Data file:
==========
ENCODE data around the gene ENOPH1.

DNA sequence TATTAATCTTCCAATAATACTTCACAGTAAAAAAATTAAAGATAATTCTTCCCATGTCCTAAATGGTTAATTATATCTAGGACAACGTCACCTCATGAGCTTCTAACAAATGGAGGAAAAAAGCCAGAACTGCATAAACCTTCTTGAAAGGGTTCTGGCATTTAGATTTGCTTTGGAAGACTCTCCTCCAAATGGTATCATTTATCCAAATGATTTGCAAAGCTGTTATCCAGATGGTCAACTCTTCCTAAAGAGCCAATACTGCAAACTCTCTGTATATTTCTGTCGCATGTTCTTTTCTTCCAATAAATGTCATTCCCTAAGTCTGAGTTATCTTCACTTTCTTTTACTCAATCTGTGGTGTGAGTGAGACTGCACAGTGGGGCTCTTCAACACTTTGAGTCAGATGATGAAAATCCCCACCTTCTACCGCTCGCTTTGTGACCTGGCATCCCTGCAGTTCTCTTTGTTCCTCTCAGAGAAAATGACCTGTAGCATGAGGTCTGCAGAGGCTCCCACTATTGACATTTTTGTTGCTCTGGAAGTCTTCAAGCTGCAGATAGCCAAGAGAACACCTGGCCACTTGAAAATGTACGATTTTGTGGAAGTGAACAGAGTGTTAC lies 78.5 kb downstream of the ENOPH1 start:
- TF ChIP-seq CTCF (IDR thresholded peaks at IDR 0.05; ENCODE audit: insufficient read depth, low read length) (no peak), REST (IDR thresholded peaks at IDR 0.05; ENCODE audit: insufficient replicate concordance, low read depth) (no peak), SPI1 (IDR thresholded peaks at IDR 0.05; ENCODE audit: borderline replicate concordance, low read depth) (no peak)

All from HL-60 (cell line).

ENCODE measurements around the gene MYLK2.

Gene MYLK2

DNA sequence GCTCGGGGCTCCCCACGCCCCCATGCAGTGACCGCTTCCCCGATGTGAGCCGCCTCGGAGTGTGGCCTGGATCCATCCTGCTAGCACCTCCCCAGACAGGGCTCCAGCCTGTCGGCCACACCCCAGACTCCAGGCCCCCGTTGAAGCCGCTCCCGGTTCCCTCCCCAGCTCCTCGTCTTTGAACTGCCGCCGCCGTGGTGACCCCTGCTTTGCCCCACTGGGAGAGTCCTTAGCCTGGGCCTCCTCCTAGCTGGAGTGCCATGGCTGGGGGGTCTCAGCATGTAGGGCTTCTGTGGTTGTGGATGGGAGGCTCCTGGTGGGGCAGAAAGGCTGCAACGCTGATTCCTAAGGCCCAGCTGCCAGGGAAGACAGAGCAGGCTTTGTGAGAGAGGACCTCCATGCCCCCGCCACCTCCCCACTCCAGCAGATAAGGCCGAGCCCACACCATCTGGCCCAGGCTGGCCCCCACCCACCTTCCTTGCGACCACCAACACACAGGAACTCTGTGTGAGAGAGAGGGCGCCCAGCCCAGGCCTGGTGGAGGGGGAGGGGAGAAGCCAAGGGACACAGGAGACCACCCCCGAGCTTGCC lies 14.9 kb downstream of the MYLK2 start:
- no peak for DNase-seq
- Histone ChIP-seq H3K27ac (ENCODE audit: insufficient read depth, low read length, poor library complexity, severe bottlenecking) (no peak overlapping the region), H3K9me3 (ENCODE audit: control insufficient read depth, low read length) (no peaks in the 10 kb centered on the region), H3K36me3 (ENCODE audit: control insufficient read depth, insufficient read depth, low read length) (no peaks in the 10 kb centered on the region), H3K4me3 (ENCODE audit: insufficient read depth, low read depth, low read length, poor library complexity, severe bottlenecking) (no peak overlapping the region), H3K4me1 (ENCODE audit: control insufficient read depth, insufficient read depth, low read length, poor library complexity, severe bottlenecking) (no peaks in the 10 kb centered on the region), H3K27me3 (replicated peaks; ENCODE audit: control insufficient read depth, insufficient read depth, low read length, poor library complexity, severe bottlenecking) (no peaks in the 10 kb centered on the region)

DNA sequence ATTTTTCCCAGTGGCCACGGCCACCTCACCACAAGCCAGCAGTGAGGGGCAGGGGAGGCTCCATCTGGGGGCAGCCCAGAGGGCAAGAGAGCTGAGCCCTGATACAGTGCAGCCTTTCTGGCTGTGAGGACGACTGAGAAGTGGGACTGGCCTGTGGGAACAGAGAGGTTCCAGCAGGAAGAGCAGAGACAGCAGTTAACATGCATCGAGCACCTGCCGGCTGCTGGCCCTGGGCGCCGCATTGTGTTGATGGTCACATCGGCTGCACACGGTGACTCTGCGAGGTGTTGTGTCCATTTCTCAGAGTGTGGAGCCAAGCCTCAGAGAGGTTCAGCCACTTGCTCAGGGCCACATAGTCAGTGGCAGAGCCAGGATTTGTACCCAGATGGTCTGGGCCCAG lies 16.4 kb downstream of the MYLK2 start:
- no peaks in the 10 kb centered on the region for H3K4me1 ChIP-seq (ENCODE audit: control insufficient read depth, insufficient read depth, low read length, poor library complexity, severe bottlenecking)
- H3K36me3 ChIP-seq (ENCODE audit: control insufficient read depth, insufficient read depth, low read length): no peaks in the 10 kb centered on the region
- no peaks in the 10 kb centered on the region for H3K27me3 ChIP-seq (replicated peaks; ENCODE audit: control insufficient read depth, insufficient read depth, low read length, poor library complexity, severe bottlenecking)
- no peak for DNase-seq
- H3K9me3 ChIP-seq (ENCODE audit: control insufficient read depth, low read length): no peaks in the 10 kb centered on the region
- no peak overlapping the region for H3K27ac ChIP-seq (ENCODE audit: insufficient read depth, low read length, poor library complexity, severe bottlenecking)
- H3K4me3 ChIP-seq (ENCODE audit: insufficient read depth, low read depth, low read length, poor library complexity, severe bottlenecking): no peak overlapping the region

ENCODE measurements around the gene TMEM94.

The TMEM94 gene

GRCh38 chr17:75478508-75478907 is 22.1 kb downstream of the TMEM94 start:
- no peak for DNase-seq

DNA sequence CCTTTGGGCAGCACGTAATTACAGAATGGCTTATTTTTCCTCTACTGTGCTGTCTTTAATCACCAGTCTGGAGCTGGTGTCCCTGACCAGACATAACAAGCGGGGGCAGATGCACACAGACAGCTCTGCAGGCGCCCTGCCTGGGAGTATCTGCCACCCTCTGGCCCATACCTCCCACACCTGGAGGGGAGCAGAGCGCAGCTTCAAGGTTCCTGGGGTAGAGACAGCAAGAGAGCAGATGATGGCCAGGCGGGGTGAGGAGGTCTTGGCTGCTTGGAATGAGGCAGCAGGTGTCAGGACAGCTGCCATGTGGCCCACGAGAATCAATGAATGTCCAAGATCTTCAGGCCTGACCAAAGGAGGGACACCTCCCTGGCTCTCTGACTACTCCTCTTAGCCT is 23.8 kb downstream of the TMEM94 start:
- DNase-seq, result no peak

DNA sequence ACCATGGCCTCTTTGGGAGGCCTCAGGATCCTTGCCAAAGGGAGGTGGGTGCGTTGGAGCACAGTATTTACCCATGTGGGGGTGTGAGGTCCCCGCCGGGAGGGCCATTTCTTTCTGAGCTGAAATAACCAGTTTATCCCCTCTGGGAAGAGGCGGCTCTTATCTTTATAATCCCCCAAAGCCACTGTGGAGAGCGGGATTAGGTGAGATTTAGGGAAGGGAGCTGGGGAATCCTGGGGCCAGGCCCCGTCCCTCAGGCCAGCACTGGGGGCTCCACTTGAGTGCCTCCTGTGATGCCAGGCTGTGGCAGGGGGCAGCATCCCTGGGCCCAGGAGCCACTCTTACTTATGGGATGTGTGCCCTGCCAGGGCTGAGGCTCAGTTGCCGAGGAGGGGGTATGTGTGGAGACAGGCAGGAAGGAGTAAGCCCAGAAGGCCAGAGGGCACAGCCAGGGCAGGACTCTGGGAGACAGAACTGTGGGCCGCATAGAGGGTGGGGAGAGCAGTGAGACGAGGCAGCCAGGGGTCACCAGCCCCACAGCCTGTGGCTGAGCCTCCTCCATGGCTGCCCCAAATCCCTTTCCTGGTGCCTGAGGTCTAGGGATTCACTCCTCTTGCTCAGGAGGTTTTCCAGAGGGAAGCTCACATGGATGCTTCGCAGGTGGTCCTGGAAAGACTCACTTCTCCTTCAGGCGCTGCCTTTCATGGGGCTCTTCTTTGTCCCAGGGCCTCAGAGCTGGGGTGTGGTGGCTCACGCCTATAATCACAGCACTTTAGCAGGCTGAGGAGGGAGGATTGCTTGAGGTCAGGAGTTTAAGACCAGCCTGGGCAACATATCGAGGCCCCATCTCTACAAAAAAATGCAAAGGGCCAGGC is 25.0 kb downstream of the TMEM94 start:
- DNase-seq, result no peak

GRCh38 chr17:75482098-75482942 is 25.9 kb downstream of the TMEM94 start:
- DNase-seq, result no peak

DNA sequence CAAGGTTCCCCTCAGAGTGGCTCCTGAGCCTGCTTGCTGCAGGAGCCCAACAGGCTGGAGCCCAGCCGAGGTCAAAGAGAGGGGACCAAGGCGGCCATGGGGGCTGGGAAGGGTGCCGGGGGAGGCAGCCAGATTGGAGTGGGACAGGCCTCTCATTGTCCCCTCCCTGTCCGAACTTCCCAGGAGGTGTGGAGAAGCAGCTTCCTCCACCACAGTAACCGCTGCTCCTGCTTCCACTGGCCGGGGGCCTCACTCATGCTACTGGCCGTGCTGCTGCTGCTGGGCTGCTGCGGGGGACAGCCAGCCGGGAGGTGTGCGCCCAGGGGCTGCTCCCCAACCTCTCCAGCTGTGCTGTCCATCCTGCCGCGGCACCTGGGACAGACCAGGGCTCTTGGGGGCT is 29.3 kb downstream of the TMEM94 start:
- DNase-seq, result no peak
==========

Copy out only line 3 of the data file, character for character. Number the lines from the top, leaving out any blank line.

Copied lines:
- TF ChIP-seq CTCF (IDR thresholded peaks at IDR 0.05; ENCODE audit: insufficient read depth, low read length) (no peak), REST (IDR thresholded peaks at IDR 0.05; ENCODE audit: insufficient replicate concordance, low read depth) (no peak), SPI1 (IDR thresholded peaks at IDR 0.05; ENCODE audit: borderline replicate concordance, low read depth) (no peak)